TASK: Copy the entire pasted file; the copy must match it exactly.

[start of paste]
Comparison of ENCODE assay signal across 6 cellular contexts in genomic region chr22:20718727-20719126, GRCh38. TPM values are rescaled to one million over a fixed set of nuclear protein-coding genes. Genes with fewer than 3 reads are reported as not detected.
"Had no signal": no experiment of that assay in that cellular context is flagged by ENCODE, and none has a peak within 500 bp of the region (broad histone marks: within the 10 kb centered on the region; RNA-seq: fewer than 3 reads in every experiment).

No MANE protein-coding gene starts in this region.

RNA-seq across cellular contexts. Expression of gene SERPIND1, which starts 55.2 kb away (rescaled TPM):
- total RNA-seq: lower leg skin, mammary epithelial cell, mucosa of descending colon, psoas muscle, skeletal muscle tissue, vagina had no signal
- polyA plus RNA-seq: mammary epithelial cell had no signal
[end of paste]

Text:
Comparison of ENCODE assay signal across 6 cellular contexts in genomic region chr22:20718727-20719126, GRCh38. TPM values are rescaled to one million over a fixed set of nuclear protein-coding genes. Genes with fewer than 3 reads are reported as not detected.
"Had no signal": no experiment of that assay in that cellular context is flagged by ENCODE, and none has a peak within 500 bp of the region (broad histone marks: within the 10 kb centered on the region; RNA-seq: fewer than 3 reads in every experiment).

No MANE protein-coding gene starts in this region.

RNA-seq across cellular contexts. Expression of gene SERPIND1, which starts 55.2 kb away (rescaled TPM):
- total RNA-seq: lower leg skin, mammary epithelial cell, mucosa of descending colon, psoas muscle, skeletal muscle tissue, vagina had no signal
- polyA plus RNA-seq: mammary epithelial cell had no signal